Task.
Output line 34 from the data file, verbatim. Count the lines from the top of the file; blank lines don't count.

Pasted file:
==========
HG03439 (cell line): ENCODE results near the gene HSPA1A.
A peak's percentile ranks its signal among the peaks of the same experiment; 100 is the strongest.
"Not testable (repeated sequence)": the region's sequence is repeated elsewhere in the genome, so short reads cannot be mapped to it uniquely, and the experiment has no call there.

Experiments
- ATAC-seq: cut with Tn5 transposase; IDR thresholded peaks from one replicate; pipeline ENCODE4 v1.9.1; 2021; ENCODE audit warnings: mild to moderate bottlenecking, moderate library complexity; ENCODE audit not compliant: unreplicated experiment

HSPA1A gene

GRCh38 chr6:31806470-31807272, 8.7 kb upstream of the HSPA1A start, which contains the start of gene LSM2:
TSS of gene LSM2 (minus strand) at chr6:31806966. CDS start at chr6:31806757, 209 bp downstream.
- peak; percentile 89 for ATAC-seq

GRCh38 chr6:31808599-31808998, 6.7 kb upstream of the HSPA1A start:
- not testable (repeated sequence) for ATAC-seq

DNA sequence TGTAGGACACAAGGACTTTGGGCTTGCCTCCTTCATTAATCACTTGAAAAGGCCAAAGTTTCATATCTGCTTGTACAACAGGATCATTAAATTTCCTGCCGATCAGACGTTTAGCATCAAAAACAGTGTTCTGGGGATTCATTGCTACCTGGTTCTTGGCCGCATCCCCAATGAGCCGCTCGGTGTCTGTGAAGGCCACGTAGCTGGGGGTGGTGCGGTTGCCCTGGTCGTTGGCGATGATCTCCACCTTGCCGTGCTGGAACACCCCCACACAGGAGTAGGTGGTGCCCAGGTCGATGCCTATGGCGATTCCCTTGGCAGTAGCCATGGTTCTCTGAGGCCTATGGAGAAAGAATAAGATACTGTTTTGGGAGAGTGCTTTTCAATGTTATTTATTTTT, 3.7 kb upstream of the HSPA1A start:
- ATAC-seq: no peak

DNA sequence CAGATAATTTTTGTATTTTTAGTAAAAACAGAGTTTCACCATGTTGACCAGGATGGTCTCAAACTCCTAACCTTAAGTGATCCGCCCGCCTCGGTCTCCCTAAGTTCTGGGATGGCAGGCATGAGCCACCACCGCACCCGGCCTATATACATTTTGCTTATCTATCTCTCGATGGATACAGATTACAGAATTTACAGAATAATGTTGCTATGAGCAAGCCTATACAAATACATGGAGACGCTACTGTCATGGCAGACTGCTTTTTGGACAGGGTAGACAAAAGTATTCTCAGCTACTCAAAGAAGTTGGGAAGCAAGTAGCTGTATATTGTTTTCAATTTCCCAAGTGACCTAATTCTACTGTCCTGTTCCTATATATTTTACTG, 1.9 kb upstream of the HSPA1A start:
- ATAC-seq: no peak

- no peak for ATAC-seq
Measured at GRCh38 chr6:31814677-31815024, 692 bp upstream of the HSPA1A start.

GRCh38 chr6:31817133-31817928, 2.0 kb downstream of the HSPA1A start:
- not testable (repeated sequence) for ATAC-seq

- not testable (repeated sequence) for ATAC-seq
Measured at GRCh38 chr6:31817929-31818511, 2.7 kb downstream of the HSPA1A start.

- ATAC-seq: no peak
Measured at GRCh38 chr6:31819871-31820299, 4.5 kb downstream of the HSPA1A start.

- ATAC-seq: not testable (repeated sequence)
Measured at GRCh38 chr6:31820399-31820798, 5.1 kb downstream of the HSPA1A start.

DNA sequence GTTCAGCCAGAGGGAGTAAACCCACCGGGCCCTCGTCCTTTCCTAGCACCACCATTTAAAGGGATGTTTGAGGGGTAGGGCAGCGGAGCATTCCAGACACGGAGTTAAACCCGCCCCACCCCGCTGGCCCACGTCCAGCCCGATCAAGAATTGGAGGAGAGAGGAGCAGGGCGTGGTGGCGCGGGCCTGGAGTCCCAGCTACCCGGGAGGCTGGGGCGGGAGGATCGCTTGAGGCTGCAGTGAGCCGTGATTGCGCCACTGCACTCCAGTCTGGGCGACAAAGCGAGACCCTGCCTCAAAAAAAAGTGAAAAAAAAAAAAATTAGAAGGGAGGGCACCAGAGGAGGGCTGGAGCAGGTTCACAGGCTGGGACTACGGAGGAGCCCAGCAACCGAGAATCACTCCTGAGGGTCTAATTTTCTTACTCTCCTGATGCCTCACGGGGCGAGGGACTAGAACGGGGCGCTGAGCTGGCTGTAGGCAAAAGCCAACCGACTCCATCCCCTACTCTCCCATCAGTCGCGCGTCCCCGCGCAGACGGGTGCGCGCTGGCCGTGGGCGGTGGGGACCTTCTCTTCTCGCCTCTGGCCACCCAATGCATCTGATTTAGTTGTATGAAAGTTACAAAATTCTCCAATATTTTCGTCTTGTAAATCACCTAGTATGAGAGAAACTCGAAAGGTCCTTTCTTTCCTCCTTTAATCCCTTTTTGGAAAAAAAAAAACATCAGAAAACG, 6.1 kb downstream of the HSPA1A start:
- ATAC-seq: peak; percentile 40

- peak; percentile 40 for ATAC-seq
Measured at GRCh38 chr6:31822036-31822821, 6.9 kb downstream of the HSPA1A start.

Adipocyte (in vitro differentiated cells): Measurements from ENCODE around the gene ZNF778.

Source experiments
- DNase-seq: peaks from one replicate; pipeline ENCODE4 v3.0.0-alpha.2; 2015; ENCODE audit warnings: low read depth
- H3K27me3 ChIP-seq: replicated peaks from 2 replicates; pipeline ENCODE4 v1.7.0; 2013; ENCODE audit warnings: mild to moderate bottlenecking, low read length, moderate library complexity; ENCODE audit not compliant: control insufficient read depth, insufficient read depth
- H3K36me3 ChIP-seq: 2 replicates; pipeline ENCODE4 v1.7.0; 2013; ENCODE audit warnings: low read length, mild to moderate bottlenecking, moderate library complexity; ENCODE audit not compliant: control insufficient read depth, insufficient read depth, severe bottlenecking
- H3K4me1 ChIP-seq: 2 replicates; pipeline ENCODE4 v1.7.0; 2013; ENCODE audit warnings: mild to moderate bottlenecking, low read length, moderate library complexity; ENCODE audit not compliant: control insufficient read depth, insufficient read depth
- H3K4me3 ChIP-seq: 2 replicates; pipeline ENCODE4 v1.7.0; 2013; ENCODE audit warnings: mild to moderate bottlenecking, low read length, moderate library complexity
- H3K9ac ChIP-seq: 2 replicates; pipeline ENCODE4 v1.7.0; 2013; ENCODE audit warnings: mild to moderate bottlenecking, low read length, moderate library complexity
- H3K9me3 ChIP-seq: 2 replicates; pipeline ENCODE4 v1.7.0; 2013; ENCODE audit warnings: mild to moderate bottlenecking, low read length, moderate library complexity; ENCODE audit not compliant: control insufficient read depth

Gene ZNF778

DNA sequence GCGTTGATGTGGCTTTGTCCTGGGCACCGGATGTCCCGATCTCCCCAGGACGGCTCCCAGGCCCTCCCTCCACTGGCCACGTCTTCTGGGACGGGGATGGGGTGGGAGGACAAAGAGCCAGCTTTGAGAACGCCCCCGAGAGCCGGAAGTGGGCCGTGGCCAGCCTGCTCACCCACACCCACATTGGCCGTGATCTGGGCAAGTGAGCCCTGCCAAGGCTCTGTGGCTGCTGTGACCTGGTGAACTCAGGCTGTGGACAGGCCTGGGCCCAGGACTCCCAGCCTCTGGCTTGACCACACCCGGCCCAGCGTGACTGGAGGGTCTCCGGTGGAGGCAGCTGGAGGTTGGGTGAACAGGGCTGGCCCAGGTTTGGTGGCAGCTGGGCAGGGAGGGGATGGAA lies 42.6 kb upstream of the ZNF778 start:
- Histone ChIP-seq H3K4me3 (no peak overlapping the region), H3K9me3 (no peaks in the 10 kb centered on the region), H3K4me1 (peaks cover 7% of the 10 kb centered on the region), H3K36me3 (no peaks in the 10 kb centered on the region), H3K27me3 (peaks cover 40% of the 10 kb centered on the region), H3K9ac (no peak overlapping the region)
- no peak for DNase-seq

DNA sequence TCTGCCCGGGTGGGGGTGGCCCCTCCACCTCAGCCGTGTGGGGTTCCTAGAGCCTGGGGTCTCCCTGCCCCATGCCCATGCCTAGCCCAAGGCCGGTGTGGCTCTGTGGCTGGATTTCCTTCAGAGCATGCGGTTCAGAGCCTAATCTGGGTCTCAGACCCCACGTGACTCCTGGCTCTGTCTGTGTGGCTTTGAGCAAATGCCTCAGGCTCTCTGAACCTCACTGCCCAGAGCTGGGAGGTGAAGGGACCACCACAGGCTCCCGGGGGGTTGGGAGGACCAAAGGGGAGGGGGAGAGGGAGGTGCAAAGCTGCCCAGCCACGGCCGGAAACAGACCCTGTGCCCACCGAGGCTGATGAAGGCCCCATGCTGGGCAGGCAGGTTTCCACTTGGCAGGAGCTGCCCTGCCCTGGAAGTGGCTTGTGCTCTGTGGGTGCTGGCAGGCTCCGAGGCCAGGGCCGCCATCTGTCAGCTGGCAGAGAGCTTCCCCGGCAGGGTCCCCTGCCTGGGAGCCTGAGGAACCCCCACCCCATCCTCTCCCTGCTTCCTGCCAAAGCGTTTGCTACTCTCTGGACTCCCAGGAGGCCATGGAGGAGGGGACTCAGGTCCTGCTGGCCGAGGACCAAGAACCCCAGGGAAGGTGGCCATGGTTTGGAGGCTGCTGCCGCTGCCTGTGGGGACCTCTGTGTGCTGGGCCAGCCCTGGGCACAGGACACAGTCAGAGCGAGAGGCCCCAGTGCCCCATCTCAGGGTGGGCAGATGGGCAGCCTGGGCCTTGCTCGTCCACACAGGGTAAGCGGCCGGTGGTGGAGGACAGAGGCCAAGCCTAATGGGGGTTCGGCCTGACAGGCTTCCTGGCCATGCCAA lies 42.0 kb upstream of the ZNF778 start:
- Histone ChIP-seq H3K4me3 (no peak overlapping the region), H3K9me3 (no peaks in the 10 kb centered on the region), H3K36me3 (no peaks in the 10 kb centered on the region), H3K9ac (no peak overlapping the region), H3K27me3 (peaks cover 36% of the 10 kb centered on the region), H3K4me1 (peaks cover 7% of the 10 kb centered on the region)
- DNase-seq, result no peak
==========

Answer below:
- H3K36me3 ChIP-seq: 2 replicates; pipeline ENCODE4 v1.7.0; 2013; ENCODE audit warnings: low read length, mild to moderate bottlenecking, moderate library complexity; ENCODE audit not compliant: control insufficient read depth, insufficient read depth, severe bottlenecking